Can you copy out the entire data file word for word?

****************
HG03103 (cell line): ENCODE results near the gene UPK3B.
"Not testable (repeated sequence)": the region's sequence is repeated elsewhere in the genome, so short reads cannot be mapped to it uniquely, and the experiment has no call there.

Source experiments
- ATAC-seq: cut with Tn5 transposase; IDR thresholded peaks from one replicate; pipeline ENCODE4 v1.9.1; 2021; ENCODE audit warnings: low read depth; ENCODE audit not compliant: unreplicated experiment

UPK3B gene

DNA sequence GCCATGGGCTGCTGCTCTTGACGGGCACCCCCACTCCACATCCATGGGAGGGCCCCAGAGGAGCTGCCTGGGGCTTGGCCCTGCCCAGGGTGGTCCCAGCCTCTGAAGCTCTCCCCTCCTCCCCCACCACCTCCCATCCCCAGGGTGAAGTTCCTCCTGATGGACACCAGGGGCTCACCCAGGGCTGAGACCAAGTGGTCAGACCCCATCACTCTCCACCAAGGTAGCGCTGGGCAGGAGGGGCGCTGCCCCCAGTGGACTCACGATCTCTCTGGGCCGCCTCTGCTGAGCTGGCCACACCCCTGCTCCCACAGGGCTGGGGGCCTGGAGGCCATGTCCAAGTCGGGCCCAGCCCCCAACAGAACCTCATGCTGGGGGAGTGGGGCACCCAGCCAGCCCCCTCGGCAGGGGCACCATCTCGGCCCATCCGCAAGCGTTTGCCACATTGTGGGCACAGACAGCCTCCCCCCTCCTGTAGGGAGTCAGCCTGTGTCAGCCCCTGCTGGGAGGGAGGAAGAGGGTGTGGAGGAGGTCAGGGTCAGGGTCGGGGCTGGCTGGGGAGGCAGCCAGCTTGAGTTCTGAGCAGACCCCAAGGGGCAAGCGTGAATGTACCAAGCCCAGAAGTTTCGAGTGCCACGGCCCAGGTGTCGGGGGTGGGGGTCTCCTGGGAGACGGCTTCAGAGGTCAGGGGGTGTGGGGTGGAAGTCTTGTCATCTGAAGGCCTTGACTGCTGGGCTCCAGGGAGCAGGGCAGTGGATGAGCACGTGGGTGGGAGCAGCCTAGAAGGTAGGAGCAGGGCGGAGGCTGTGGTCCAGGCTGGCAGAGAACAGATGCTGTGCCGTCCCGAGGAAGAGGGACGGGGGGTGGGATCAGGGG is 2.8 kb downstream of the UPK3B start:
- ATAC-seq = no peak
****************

HG03103 (cell line): ENCODE results near the gene UPK3B.
"Not testable (repeated sequence)": the region's sequence is repeated elsewhere in the genome, so short reads cannot be mapped to it uniquely, and the experiment has no call there.

Source experiments
- ATAC-seq: cut with Tn5 transposase; IDR thresholded peaks from one replicate; pipeline ENCODE4 v1.9.1; 2021; ENCODE audit warnings: low read depth; ENCODE audit not compliant: unreplicated experiment

UPK3B gene

DNA sequence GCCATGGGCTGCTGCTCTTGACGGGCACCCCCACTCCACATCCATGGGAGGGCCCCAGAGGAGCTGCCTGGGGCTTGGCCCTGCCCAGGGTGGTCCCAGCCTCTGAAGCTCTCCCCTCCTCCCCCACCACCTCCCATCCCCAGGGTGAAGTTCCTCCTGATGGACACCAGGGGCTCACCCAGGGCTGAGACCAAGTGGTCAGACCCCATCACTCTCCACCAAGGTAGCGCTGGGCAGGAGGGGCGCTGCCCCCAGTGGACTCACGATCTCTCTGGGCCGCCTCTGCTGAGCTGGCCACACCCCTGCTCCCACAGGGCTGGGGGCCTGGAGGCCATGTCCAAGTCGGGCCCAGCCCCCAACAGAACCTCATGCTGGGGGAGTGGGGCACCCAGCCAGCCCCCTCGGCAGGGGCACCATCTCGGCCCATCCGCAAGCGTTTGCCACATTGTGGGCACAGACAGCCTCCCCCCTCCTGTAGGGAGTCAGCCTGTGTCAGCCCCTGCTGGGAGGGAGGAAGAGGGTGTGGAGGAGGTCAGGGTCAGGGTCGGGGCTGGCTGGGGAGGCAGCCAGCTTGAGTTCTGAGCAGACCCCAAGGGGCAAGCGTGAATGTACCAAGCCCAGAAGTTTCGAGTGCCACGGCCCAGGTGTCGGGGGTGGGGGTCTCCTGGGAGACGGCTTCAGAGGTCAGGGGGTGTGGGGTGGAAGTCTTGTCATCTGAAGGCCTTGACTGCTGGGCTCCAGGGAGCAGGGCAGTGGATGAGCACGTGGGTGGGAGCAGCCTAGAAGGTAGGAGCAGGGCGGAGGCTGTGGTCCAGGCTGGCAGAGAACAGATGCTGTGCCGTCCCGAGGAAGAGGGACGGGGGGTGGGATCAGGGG is 2.8 kb downstream of the UPK3B start:
- ATAC-seq = no peak